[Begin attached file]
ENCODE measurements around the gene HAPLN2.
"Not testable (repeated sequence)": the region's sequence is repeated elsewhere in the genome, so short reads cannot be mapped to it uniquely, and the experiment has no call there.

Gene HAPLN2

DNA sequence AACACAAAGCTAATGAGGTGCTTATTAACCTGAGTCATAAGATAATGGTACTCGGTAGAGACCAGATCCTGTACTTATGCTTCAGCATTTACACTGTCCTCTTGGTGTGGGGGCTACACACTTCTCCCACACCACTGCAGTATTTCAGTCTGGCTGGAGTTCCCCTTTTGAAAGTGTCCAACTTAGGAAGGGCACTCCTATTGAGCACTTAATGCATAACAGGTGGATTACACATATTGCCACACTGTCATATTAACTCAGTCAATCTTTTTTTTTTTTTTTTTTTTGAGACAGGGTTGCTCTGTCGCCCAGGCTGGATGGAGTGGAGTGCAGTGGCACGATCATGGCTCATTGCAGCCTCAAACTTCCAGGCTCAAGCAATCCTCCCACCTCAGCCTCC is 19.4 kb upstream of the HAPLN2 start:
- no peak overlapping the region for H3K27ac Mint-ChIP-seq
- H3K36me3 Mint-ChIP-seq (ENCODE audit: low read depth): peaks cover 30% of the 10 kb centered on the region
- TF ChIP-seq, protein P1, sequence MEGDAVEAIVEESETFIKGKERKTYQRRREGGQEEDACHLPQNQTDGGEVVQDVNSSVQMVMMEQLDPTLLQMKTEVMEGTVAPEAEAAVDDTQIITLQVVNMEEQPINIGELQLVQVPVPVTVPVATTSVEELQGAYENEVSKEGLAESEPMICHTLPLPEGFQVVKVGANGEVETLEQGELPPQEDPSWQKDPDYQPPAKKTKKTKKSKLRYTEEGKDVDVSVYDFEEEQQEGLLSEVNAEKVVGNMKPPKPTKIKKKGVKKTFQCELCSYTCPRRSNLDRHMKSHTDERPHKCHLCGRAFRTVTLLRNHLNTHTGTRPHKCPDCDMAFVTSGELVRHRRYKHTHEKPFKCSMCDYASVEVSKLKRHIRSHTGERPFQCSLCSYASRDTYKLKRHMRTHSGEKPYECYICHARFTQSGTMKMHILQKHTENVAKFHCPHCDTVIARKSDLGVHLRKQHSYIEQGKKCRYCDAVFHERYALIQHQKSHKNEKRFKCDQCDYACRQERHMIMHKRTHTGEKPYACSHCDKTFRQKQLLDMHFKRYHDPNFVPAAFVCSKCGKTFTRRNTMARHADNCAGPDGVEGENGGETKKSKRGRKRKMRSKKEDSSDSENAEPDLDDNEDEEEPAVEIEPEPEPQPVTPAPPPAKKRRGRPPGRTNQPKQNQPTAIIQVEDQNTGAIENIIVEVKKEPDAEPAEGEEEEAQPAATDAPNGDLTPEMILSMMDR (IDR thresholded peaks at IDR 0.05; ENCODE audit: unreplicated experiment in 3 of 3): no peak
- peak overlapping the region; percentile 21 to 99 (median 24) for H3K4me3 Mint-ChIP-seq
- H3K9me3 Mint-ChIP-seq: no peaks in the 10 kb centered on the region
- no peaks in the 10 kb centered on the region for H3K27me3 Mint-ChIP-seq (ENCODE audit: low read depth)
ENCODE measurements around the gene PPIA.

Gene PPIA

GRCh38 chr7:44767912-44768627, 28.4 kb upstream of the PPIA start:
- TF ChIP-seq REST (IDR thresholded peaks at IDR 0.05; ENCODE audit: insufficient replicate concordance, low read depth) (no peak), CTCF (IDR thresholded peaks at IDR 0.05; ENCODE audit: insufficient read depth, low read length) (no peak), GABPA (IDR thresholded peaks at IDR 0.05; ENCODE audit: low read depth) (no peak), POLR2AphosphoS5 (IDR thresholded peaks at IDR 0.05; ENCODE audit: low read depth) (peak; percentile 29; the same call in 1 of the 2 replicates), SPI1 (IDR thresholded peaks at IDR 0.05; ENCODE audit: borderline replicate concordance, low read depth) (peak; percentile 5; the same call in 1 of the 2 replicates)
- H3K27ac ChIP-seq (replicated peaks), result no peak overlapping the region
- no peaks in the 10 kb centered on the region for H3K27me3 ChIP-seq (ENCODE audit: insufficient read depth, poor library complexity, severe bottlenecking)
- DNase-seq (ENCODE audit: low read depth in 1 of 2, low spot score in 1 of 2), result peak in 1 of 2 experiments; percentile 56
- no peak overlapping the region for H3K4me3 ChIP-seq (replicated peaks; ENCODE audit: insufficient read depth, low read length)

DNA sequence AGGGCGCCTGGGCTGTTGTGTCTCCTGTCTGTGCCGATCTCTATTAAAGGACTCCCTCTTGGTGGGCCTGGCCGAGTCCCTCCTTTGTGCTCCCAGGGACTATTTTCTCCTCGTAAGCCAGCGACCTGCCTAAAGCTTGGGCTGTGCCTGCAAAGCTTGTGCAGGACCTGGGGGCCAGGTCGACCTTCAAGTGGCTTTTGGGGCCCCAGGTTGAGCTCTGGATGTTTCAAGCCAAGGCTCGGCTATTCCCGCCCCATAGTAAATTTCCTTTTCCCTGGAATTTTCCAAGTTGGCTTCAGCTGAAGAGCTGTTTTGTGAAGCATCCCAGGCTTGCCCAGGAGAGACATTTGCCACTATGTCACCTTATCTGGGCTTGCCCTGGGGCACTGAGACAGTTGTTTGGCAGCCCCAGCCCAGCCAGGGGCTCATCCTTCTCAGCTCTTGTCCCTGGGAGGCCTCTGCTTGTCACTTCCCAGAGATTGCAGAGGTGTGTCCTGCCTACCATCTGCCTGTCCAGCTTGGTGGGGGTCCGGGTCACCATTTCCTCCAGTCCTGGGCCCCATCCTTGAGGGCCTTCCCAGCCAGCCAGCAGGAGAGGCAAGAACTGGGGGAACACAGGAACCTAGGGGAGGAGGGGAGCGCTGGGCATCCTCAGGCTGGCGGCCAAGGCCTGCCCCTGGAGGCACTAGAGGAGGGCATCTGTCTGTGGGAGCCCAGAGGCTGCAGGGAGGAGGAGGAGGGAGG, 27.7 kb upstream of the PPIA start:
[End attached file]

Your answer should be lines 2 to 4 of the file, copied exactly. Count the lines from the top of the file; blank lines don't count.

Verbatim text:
"Not testable (repeated sequence)": the region's sequence is repeated elsewhere in the genome, so short reads cannot be mapped to it uniquely, and the experiment has no call there.

Gene HAPLN2

DNA sequence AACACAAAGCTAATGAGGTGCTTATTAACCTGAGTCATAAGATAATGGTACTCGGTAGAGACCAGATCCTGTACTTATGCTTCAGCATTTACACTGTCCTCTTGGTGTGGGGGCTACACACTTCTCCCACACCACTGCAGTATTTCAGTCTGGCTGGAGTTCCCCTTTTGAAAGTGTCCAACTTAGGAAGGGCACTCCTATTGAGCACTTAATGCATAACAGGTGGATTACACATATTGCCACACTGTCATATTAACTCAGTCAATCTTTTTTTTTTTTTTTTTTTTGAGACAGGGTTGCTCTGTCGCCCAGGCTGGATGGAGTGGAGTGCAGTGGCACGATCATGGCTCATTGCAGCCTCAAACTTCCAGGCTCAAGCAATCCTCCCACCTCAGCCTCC is 19.4 kb upstream of the HAPLN2 start: